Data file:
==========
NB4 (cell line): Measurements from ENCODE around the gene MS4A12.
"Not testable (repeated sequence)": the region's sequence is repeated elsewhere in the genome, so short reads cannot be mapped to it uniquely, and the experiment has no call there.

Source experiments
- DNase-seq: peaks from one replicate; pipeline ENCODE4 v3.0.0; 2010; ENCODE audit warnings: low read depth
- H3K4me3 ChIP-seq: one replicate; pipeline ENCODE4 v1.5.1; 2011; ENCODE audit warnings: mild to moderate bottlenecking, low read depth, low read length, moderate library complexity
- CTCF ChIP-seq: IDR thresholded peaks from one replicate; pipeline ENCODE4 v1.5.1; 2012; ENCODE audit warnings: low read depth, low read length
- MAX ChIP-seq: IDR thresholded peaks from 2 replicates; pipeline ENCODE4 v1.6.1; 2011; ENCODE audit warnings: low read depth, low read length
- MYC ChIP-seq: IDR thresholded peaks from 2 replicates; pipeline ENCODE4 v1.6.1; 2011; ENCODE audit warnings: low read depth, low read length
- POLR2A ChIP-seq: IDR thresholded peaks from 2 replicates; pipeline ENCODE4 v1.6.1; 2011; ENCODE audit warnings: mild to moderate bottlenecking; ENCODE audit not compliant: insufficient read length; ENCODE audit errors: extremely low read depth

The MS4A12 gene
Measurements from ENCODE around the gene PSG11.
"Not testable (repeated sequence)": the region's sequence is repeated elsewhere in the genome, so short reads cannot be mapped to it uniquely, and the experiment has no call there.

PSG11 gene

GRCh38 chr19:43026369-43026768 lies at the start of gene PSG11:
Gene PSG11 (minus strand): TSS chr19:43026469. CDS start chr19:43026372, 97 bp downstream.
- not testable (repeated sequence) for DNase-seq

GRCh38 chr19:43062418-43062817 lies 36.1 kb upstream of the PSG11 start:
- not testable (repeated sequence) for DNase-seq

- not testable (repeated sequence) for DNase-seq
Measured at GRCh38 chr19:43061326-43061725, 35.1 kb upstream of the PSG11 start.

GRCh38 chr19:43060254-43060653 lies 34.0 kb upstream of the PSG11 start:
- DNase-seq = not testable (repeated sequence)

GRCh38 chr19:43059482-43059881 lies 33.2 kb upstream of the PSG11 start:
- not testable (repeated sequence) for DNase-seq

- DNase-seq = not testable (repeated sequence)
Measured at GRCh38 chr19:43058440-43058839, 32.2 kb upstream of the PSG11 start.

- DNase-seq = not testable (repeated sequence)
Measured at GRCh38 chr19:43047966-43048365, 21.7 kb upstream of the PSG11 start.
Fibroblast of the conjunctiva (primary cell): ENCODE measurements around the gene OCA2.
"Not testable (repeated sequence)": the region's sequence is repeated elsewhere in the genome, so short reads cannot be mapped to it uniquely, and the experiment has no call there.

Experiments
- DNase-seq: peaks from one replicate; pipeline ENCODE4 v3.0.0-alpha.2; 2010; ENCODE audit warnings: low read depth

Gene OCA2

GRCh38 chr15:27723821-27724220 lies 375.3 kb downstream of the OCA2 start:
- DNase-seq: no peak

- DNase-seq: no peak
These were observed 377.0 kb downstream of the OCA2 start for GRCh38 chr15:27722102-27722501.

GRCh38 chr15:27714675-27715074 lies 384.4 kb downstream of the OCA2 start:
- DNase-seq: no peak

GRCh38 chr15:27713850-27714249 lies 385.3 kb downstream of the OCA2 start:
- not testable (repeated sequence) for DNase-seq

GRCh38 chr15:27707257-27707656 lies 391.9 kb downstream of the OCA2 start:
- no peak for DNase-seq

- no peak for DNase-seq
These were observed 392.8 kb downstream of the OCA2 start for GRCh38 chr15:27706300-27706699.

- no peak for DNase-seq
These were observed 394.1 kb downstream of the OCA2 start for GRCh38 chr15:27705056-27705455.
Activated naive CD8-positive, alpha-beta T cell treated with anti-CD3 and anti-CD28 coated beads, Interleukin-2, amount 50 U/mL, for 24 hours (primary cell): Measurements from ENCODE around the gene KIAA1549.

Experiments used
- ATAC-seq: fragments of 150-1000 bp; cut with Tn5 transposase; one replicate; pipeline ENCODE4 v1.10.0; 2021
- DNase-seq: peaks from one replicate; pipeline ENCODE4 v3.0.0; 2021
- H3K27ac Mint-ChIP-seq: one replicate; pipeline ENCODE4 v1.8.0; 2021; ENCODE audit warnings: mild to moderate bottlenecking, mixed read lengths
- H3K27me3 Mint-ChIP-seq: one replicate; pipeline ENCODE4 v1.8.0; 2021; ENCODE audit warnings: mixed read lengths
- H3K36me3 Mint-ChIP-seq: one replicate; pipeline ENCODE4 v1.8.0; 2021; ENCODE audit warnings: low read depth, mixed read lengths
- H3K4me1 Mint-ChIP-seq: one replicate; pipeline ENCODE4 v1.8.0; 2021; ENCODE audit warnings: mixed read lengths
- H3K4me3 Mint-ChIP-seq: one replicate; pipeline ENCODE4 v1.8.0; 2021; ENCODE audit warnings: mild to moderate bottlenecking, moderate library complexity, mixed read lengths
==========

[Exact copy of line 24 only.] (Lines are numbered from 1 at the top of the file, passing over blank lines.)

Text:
- not testable (repeated sequence) for DNase-seq